Depaul
THE IRWIN W. STEANS CENTER
FOR COMMUNITY-BASED SERVICE LEARNING & COMMUNITY SERVICE STUDIES



What Is Service-Learning?



Academic Service-Learning (ASL) is a teaching method that may be integrated into any DePaul course



DePaul students may find ASL as part of either required or elective courses from freshman year through Ph.D. programs.  Though it shares similarities with other forms of community engagement, ASL is not synonymous with volunteerism or community service.  What makes ASL different is that it is fully integrated with course content (theories, methods, concepts, assignments) as a source of knowledge drawn from experiences developed through partnership between the community and the university.  We cherish these community-university partnerships and seek to ensure that they are built on reciprocity, an exchange of knowledge for service provided with the community partners defining the parameters of the service.



ASL can be defined in several ways. At DePaul, we conceptualize ASL as a pedagogical tool intentionally integrating relevant and meaningful service with the community, academic learning, and civic learning. While it involves students in community service as a learning strategy, ASL is is an established teaching/learning method and should never be viewed as an "additional requirement," but one that is critical for reaching the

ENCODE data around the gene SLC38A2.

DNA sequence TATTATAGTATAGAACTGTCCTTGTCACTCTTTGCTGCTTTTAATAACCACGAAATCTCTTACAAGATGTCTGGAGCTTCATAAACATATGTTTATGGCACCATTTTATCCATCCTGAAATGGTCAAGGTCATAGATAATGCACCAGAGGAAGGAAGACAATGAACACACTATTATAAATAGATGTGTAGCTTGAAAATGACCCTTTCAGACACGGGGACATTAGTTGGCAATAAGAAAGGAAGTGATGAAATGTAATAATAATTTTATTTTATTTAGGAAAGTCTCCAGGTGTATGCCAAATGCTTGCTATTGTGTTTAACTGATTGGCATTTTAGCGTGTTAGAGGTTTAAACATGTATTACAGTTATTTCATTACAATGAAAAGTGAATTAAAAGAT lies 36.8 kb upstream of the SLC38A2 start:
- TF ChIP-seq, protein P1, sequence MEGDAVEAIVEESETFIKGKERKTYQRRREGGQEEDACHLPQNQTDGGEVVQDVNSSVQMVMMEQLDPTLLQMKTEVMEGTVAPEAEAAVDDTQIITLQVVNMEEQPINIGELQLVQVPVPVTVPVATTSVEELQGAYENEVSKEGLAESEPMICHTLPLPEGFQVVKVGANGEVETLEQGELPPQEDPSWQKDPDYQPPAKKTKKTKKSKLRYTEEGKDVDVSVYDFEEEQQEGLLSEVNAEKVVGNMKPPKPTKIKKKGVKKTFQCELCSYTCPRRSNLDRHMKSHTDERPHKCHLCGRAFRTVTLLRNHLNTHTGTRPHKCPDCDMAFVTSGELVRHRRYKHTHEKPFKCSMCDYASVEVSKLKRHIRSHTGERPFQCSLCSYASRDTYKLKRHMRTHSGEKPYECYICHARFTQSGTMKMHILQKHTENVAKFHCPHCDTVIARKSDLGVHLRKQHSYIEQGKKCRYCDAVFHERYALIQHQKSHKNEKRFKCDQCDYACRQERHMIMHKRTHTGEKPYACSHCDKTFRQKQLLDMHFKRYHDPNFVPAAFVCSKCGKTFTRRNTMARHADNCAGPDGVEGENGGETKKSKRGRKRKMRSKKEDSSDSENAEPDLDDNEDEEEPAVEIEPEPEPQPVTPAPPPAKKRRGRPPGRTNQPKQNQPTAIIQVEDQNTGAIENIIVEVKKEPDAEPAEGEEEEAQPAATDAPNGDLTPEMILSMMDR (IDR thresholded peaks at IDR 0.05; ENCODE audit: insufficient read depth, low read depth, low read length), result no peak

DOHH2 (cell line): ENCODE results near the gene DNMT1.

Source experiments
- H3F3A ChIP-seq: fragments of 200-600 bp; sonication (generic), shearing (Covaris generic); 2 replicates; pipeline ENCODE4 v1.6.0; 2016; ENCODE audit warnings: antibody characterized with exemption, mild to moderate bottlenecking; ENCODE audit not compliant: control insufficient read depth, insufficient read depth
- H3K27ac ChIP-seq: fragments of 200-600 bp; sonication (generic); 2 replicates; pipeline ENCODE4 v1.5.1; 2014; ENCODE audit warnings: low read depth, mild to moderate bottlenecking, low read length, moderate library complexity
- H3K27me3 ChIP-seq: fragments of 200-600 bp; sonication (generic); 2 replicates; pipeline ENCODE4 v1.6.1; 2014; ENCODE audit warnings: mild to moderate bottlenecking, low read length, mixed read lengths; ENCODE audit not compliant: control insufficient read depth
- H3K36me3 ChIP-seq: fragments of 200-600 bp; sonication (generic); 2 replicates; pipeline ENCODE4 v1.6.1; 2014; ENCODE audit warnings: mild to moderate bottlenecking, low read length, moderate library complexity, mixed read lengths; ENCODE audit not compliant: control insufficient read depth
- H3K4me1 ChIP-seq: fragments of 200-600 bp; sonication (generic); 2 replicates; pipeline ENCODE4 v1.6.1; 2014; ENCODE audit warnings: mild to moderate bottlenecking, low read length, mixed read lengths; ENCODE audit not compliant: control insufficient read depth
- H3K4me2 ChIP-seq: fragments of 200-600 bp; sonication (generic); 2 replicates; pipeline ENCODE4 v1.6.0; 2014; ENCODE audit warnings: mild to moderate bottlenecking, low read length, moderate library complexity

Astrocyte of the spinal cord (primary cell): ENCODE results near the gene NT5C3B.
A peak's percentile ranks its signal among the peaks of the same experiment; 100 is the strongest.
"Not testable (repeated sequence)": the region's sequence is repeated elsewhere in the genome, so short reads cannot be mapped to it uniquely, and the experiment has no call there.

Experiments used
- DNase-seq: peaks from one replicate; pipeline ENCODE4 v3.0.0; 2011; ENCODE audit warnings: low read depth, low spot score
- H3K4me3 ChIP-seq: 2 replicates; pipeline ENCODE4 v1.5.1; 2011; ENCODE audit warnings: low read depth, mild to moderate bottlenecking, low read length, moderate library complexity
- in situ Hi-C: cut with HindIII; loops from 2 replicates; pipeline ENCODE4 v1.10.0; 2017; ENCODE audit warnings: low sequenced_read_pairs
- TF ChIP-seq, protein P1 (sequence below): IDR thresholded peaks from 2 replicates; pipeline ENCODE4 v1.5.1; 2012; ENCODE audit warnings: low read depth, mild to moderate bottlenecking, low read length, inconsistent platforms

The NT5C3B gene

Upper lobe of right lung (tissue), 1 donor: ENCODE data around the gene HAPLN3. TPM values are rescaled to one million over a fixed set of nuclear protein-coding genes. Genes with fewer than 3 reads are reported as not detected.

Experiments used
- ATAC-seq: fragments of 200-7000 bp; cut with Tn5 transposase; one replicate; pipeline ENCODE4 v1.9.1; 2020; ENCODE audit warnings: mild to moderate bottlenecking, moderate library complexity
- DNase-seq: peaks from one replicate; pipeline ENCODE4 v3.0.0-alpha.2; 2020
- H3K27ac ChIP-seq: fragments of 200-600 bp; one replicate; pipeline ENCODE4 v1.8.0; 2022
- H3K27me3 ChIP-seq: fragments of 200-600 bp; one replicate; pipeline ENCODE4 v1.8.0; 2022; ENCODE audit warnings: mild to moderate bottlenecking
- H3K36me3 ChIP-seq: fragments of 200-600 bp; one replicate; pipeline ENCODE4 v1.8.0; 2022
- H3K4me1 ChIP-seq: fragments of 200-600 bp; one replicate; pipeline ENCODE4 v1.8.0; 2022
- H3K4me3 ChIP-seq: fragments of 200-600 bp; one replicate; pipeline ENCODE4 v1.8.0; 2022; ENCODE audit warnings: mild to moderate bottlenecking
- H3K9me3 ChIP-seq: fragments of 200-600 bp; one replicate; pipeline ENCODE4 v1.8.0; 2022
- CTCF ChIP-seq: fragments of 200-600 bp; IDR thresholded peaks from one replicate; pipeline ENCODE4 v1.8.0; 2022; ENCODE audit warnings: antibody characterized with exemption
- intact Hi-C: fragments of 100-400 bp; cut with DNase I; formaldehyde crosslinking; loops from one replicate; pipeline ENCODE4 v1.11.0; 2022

learning objectives of your course.






ASL can appear in DePaul courses in many different forms



Direct Service

Students engage in service that directly benefits a community organization's existing programming (e.g., tutoring, providing health screenings)

 

 

Project-based Service

Students produce a tangible product by the end of the term (e.g., creating a website, PR plan, assessing organizational recruitment strategies).

 

 

Community-based Research

Students contribute to a research effort defined and driven by a community partner.

 

 

Advocacy

Students support an ongoing campaign to address a critical social, economic, and/or environmental issue in Chicago or internationally. 

 

 

Solidarity

Solidarity involves valuing the dignity of all people, respecting them as individuals, in the pursuit of justice, community-building and peace. For example, the Center supports courses at prisons where DePaul students study side-by-side with incarcerated students as part of Inside-Out Prison Exchange Program.



For questions about how and why service-learning is integrated within your course, please speak directly to your professor